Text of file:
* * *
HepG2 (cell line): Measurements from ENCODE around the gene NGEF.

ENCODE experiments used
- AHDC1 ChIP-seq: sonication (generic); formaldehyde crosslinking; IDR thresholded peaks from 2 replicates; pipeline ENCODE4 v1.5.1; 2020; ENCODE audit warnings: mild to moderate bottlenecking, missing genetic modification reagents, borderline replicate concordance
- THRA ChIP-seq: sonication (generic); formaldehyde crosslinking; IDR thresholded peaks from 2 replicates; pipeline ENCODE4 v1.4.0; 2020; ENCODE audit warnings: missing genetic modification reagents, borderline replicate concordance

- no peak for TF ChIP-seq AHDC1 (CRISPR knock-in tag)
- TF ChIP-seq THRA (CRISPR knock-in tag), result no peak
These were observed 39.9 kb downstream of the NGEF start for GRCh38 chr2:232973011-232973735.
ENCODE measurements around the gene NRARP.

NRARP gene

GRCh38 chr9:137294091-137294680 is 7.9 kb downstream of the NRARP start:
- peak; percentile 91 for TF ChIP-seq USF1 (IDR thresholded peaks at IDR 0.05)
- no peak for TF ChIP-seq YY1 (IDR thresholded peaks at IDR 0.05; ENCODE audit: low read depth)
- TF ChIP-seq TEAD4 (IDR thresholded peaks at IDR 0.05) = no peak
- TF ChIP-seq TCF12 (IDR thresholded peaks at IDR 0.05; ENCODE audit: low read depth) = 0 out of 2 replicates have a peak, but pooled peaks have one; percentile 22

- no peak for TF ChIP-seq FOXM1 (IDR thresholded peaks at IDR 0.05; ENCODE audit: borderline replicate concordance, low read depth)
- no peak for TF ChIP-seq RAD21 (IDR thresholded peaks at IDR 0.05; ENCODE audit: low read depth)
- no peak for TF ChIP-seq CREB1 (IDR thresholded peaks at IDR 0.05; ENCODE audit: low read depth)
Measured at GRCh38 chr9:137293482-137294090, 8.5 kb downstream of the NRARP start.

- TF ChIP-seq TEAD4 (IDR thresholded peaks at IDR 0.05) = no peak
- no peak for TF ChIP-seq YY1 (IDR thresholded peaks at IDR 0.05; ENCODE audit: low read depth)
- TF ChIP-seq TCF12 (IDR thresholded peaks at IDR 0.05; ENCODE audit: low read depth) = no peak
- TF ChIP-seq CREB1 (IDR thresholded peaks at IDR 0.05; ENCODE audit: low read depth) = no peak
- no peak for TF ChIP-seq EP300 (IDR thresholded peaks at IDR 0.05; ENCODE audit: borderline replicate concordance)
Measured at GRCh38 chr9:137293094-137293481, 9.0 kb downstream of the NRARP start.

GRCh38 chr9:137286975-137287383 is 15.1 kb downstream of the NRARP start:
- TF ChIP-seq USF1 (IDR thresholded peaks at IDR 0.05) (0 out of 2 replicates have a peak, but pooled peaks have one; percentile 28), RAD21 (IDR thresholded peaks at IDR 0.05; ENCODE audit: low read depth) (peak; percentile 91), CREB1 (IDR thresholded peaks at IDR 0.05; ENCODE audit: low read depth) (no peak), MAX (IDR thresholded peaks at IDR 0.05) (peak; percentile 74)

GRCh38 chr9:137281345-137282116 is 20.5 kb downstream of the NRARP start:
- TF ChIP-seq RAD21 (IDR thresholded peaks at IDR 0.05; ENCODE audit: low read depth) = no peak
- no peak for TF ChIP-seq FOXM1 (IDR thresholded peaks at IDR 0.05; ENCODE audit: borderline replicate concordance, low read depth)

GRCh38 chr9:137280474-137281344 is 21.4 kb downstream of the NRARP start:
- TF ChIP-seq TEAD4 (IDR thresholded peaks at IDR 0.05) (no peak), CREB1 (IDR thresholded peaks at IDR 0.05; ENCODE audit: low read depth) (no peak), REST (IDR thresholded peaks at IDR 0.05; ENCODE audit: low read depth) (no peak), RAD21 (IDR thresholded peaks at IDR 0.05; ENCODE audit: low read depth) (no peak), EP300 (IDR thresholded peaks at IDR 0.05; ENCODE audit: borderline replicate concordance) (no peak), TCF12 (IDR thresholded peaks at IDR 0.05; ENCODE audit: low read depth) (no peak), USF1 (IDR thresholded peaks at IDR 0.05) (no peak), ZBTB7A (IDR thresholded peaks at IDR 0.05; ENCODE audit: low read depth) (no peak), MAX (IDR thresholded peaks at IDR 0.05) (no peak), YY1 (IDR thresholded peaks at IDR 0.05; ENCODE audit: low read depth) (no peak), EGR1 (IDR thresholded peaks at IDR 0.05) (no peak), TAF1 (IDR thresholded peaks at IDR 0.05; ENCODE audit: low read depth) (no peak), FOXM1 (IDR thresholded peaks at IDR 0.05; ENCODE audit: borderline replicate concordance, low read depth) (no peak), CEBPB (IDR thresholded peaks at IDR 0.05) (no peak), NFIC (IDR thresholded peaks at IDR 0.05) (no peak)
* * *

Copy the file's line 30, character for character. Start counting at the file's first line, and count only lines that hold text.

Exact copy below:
GRCh38 chr9:137280474-137281344 is 21.4 kb downstream of the NRARP start: